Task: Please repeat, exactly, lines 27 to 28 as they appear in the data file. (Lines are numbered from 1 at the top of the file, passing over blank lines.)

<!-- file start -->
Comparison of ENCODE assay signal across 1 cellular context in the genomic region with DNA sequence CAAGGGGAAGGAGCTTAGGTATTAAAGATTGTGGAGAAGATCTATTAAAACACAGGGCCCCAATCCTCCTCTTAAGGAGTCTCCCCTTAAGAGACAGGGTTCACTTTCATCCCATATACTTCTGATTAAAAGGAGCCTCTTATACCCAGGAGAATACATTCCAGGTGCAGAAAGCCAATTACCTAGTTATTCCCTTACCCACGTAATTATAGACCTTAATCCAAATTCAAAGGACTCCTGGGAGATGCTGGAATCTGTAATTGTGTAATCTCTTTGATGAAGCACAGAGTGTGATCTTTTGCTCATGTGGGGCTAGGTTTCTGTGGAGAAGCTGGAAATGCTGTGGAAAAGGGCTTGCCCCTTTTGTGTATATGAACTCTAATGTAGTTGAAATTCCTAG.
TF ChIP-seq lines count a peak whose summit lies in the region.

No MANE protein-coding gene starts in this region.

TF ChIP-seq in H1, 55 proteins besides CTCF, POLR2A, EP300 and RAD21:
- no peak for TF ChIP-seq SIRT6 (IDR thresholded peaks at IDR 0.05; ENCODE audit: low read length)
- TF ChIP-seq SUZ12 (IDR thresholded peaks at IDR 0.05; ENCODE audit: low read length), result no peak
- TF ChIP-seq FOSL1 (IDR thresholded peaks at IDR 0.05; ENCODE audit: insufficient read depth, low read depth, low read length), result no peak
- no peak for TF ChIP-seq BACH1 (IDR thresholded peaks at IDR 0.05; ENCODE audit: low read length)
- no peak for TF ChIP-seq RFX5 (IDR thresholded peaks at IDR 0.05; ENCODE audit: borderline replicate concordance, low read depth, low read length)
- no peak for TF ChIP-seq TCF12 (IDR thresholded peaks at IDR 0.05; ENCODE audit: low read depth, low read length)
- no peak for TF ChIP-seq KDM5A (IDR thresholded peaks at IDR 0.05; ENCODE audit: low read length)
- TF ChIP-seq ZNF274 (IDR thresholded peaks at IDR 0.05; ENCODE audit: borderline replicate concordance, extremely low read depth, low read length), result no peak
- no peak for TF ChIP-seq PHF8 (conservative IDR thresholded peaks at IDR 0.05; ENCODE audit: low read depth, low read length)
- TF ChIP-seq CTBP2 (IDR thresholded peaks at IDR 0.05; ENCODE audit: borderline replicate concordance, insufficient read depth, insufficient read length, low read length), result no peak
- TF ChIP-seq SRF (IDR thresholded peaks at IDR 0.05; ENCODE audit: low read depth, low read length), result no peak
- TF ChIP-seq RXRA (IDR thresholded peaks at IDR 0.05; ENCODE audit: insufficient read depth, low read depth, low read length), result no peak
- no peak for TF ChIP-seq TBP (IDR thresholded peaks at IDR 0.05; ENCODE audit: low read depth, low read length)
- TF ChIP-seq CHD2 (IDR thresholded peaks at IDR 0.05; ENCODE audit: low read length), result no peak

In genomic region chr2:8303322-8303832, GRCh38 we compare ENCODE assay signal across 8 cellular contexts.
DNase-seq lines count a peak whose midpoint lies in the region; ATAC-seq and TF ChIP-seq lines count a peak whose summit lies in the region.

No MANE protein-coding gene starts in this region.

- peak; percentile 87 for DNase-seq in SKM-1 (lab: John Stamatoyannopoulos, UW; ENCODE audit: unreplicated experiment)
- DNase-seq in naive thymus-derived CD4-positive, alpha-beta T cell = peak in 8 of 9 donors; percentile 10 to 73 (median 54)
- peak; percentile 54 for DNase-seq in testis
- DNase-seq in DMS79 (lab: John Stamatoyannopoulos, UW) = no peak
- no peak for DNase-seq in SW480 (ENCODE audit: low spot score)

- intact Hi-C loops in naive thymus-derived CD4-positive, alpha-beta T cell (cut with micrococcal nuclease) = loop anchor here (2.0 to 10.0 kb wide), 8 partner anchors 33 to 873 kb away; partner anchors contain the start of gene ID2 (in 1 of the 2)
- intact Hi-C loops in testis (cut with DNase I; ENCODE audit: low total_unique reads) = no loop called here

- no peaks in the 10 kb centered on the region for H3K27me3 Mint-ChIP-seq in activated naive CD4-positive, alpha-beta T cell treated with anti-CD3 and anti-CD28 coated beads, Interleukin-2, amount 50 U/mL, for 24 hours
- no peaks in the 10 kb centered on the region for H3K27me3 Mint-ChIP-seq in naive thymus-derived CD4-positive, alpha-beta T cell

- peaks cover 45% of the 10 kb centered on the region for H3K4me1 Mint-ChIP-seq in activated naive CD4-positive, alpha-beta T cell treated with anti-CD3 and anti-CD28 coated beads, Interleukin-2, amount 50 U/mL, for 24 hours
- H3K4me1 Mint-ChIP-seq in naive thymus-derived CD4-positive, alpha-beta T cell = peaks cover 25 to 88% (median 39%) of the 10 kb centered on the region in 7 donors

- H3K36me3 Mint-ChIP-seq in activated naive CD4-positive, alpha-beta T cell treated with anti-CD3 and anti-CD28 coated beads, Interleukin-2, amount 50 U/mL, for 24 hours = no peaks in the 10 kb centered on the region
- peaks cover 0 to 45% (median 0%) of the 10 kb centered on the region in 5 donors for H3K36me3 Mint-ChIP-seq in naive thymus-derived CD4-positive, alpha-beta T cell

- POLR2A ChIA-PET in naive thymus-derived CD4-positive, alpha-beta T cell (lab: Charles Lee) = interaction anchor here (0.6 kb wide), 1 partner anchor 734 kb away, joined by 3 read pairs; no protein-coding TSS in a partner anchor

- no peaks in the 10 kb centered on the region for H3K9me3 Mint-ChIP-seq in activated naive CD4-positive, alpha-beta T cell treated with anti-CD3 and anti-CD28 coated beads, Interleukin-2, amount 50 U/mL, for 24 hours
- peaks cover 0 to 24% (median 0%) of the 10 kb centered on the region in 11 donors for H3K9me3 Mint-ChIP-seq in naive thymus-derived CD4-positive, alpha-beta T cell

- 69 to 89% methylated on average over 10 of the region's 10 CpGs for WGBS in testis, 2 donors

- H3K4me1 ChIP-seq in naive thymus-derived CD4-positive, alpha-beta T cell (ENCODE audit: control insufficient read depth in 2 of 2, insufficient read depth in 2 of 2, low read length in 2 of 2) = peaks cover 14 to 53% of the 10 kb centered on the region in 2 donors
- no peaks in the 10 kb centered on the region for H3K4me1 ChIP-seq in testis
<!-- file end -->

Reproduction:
- intact Hi-C loops in naive thymus-derived CD4-positive, alpha-beta T cell (cut with micrococcal nuclease) = loop anchor here (2.0 to 10.0 kb wide), 8 partner anchors 33 to 873 kb away; partner anchors contain the start of gene ID2 (in 1 of the 2)
- intact Hi-C loops in testis (cut with DNase I; ENCODE audit: low total_unique reads) = no loop called here